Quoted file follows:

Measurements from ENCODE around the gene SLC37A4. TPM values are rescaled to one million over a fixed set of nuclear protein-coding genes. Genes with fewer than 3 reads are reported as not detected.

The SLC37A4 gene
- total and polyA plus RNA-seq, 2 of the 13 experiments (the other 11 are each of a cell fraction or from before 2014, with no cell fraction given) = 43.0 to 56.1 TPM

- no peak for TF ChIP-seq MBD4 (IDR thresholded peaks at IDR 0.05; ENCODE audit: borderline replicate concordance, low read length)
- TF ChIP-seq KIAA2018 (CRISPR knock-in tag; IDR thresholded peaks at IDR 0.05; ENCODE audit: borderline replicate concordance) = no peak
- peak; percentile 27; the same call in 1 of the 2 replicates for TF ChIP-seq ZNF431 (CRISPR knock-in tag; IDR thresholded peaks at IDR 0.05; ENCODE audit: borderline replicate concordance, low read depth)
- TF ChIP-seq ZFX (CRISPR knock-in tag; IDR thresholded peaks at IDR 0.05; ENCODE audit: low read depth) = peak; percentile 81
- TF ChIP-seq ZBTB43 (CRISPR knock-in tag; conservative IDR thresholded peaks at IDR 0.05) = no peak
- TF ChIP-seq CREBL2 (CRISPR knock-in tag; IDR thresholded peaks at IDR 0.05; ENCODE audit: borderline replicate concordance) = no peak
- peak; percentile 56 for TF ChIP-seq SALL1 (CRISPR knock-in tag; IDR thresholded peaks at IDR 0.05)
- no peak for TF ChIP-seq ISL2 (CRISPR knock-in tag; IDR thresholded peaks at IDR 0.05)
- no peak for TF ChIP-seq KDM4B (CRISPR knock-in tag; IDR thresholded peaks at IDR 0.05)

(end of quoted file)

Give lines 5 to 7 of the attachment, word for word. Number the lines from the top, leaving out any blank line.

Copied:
- TF ChIP-seq KIAA2018 (CRISPR knock-in tag; IDR thresholded peaks at IDR 0.05; ENCODE audit: borderline replicate concordance) = no peak
- peak; percentile 27; the same call in 1 of the 2 replicates for TF ChIP-seq ZNF431 (CRISPR knock-in tag; IDR thresholded peaks at IDR 0.05; ENCODE audit: borderline replicate concordance, low read depth)
- TF ChIP-seq ZFX (CRISPR knock-in tag; IDR thresholded peaks at IDR 0.05; ENCODE audit: low read depth) = peak; percentile 81